The search for a universal flu vaccine has received a boost from the surprising source: the 2009 H1N1 pandemic flu strain.
Several patients have contracted this year’s H1N1 strain developed antibodies that are protective against a variety of flu strains, scientists from Emory University Med school and the University of Chicago have discovered. The results were published online Monday within the Journal of Experimental Medicine.
“Our data implies that infection using the 2009 pandemic influenza strain could induce broadly protective antibodies which are only rarely seen after seasonal flu infections or flu shots,” says first author Jens Wrammert, PhD, assistant professor of microbiology and immunology at Emory University School of Medicine and the Emory Vaccine Center.
“These findings show that these kinds of antibodies could be induced in humans, when the defense mechanisms has got the right stimulation, and claim that a pan-influenza vaccine might be feasible.”
The antibodies isolated from the group of patients who were infected with this year’s H1N1 strain could guide researchers in efforts to create a vaccine that provides people long-lasting protection against a large spectrum of flu viruses, say the researchers. Next, the research team is planning to examine the immune responses of people who were vaccinated against the 2009 H1N1 strain but didn’t become ill.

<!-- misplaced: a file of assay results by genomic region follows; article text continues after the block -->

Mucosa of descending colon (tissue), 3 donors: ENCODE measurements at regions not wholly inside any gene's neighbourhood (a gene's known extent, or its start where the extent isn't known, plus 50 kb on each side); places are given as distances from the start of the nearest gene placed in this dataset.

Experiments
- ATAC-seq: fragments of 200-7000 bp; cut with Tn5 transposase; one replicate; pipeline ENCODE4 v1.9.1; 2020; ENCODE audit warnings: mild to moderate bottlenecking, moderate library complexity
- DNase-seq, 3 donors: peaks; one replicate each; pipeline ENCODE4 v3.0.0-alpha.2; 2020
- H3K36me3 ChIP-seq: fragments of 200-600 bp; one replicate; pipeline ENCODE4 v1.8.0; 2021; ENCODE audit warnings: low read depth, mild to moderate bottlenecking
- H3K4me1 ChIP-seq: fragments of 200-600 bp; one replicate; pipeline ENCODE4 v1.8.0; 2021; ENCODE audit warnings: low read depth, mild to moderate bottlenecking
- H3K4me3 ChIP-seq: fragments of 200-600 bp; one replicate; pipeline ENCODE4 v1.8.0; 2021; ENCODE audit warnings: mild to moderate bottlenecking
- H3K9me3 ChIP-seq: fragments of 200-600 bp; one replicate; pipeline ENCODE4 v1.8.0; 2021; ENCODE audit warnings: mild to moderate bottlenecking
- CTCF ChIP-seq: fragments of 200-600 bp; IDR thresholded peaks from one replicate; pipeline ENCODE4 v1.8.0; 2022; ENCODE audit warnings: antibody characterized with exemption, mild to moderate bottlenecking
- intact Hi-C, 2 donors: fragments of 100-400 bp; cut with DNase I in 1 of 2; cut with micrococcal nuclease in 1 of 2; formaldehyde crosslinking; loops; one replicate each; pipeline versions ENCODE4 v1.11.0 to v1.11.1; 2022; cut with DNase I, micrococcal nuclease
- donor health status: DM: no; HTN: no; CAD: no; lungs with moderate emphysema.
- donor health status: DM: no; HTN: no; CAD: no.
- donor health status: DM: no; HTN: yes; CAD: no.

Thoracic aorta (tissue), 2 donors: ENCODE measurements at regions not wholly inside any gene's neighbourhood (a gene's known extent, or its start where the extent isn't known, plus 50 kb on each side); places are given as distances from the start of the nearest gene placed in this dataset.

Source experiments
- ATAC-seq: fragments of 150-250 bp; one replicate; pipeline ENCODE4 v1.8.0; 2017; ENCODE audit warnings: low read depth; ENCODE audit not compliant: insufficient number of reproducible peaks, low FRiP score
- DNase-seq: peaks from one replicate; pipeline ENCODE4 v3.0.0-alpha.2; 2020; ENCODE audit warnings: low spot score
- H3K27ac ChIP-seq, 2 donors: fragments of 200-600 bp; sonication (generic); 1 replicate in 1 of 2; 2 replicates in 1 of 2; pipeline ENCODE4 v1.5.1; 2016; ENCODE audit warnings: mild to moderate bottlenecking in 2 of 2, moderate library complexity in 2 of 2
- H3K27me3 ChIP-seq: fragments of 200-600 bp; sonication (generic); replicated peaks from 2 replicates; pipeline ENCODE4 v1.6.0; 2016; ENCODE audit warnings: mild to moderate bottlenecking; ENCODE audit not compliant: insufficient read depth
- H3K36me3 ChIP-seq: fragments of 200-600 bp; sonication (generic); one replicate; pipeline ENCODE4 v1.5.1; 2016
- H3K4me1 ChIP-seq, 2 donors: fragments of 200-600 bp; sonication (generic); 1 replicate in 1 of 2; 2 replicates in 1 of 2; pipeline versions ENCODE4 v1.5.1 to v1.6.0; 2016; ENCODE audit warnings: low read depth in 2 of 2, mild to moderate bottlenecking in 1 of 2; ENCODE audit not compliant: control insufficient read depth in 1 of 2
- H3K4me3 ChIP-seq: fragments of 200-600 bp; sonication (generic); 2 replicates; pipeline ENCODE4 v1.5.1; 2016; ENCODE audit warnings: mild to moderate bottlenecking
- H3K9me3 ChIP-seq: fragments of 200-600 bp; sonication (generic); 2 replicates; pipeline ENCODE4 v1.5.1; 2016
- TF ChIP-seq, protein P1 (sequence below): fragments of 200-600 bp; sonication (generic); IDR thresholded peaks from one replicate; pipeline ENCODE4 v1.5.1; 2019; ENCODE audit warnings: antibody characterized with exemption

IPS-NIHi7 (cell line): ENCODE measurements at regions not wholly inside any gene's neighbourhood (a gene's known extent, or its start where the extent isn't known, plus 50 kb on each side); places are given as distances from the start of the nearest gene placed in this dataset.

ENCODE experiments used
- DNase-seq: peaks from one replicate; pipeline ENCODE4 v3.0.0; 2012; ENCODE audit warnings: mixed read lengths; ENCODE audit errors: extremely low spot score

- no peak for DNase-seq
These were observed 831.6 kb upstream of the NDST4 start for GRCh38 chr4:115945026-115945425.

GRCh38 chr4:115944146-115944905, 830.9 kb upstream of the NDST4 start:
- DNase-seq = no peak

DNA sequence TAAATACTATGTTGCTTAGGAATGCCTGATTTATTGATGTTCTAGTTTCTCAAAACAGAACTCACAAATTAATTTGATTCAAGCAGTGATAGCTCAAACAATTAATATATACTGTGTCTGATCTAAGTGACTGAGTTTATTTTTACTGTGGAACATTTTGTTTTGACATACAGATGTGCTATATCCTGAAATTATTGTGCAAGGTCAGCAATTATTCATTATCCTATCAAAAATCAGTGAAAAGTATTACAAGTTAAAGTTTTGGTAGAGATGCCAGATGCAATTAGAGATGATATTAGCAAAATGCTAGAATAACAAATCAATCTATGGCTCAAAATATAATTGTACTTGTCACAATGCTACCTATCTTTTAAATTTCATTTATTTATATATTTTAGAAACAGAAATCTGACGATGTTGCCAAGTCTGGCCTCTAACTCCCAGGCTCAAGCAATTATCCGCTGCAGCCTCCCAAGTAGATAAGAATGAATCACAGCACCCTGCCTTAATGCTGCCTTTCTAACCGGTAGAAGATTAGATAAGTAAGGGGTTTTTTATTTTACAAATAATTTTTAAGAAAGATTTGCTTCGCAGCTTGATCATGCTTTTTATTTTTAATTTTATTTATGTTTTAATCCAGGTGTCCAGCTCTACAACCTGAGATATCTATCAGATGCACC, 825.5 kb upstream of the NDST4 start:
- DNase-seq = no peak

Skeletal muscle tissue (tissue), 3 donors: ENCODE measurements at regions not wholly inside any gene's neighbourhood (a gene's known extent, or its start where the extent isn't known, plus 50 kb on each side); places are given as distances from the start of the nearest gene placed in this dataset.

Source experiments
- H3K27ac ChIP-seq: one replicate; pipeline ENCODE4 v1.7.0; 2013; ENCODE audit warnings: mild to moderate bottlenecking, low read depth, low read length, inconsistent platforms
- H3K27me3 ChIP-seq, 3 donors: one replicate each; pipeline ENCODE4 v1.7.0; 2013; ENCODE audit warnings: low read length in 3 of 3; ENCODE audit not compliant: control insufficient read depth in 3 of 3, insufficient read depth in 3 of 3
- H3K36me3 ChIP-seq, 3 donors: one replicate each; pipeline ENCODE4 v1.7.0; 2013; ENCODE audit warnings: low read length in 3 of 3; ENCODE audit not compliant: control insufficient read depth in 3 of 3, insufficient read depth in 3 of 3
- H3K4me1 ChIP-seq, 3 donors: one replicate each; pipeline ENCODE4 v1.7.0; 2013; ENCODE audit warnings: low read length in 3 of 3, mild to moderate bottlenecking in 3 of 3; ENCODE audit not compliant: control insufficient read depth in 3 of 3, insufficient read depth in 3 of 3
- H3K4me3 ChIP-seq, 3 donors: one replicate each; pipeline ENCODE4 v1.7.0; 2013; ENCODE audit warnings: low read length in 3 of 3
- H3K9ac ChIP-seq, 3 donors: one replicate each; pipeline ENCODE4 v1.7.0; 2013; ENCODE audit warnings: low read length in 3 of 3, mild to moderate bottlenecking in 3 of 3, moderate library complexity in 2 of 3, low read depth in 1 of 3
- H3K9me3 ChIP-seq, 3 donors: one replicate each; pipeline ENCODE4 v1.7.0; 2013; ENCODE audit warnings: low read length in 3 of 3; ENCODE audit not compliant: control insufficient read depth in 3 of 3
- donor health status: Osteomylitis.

The research develops from a collaboration between the laboratories of Rafi Ahmed, PhD, at Emory and Patrick Wilson, PhD at the University of Chicago. Ahmed is director of the Emory Vaccine Center along with a Georgia Research Alliance Eminent Scholar. Wilson is assistant professor of medicine in the University of Chicago’s Knapp Center for Lupus and Immunology Research.
Scientists from Columbia, Harvard and also the National Institutes of Health (NIH) also led to the research, which was funded by the National Institute of Allergy and Infectious Diseases, area of the NIH, and by the American Recovery and Reinvestment Act of 2009.
The nine patients studied were recruited with the Hope Clinic, the clinical division of the Emory Vaccine Center. They’d a range of disease severities, from mild illness that waned after a couple of days to some severe case that required a two-month hospital stay including ventilator support. The majority of the participants were in their 20s or 30s. Liquid blood samples were usually taken about Ten days following the onset of symptoms.
The team of researchers identified white blood cells in the patients that made antibodies against influenza, and then isolated the antibody genes from individual cells. They used the genes to produce antibodies in cell culture a total of 86 varieties and then tested which flu strains they reacted against.
Five antibodies isolated through the team could bind all the seasonal H1N1 flu strains from the last decade, the devastating “Spanish flu” strain from 1918 and also a pathogenic H5N1 avian flu strain.